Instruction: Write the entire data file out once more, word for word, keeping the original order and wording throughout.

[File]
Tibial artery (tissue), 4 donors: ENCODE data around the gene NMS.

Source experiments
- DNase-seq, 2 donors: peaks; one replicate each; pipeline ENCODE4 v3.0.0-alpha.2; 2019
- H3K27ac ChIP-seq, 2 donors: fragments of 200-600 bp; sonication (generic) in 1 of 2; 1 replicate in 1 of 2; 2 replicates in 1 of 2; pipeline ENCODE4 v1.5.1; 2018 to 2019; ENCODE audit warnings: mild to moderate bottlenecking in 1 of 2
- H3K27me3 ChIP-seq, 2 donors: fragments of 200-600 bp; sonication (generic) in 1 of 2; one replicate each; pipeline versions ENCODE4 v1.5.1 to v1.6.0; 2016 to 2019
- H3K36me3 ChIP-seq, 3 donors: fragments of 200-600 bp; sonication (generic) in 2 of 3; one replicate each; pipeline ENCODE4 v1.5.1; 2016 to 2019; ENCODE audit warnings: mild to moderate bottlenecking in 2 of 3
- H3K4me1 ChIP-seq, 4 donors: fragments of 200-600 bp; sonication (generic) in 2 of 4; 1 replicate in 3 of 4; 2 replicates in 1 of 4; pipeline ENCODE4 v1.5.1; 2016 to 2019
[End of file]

Tibial artery (tissue), 4 donors: ENCODE data around the gene NMS.

Source experiments
- DNase-seq, 2 donors: peaks; one replicate each; pipeline ENCODE4 v3.0.0-alpha.2; 2019
- H3K27ac ChIP-seq, 2 donors: fragments of 200-600 bp; sonication (generic) in 1 of 2; 1 replicate in 1 of 2; 2 replicates in 1 of 2; pipeline ENCODE4 v1.5.1; 2018 to 2019; ENCODE audit warnings: mild to moderate bottlenecking in 1 of 2
- H3K27me3 ChIP-seq, 2 donors: fragments of 200-600 bp; sonication (generic) in 1 of 2; one replicate each; pipeline versions ENCODE4 v1.5.1 to v1.6.0; 2016 to 2019
- H3K36me3 ChIP-seq, 3 donors: fragments of 200-600 bp; sonication (generic) in 2 of 3; one replicate each; pipeline ENCODE4 v1.5.1; 2016 to 2019; ENCODE audit warnings: mild to moderate bottlenecking in 2 of 3
- H3K4me1 ChIP-seq, 4 donors: fragments of 200-600 bp; sonication (generic) in 2 of 4; 1 replicate in 3 of 4; 2 replicates in 1 of 4; pipeline ENCODE4 v1.5.1; 2016 to 2019